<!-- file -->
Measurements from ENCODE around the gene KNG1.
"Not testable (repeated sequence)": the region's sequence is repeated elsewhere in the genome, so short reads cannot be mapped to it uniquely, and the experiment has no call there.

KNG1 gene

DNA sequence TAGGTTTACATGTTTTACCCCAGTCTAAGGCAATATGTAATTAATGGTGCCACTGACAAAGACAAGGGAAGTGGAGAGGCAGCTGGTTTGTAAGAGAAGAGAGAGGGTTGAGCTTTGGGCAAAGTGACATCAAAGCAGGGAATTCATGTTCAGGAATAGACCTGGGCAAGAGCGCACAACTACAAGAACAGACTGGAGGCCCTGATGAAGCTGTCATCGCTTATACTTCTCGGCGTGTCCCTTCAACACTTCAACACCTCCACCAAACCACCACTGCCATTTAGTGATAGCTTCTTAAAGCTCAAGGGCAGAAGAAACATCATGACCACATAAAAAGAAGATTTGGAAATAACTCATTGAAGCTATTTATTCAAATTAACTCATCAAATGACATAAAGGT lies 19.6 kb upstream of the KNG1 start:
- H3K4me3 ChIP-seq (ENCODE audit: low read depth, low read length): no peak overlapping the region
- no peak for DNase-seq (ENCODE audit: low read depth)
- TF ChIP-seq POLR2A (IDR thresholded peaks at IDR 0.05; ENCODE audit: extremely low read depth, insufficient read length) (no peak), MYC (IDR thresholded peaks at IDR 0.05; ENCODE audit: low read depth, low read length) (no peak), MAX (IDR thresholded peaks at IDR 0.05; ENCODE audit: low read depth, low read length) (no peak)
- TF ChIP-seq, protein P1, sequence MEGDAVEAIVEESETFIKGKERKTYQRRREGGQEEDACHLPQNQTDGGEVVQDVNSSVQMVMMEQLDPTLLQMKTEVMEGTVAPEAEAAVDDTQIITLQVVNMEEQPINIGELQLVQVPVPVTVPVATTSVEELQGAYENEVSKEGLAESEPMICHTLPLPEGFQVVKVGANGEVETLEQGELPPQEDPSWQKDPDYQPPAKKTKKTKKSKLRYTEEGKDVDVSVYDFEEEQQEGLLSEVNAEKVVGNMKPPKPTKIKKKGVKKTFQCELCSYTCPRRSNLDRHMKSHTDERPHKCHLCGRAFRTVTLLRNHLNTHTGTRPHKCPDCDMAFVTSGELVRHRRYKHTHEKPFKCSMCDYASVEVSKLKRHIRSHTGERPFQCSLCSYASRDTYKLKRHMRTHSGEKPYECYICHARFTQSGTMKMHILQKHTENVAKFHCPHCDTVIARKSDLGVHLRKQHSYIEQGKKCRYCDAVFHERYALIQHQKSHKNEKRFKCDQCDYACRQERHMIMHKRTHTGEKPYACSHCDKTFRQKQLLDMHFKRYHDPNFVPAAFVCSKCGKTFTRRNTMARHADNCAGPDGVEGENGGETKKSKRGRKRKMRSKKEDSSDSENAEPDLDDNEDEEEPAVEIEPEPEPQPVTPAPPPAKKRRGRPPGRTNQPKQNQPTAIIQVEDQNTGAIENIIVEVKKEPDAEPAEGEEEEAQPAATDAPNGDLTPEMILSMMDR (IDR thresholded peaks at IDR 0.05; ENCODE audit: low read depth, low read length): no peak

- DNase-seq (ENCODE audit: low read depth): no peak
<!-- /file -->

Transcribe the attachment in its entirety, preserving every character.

Measurements from ENCODE around the gene KNG1.
"Not testable (repeated sequence)": the region's sequence is repeated elsewhere in the genome, so short reads cannot be mapped to it uniquely, and the experiment has no call there.

KNG1 gene

DNA sequence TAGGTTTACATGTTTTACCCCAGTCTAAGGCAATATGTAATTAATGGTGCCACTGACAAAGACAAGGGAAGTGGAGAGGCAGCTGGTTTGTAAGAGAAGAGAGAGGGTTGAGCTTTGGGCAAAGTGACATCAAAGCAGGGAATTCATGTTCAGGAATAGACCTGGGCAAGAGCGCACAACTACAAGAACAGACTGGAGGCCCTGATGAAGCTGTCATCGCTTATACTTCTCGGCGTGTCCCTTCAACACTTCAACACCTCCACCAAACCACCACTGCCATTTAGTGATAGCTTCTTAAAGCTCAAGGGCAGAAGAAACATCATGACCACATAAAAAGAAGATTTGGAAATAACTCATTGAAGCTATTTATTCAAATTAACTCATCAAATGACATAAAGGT lies 19.6 kb upstream of the KNG1 start:
- H3K4me3 ChIP-seq (ENCODE audit: low read depth, low read length): no peak overlapping the region
- no peak for DNase-seq (ENCODE audit: low read depth)
- TF ChIP-seq POLR2A (IDR thresholded peaks at IDR 0.05; ENCODE audit: extremely low read depth, insufficient read length) (no peak), MYC (IDR thresholded peaks at IDR 0.05; ENCODE audit: low read depth, low read length) (no peak), MAX (IDR thresholded peaks at IDR 0.05; ENCODE audit: low read depth, low read length) (no peak)
- TF ChIP-seq, protein P1, sequence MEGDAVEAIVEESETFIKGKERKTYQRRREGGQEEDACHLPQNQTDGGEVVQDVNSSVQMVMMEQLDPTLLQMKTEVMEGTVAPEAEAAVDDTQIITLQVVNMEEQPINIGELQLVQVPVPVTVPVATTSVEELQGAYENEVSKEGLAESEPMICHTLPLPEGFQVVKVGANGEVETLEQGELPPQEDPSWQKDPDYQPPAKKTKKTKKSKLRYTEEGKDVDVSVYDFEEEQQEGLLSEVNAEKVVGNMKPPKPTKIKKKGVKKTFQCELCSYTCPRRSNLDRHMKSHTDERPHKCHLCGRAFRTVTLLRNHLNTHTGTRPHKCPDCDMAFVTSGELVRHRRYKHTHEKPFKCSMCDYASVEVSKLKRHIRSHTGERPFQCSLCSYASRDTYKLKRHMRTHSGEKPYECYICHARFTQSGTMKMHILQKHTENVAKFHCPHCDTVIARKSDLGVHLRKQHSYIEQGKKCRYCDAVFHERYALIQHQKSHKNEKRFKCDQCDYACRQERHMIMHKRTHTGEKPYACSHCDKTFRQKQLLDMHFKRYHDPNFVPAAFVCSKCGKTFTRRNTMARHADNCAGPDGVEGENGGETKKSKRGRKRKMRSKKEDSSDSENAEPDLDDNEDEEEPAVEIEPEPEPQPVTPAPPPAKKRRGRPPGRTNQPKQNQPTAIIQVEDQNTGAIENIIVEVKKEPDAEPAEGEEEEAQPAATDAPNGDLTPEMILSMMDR (IDR thresholded peaks at IDR 0.05; ENCODE audit: low read depth, low read length): no peak

- DNase-seq (ENCODE audit: low read depth): no peak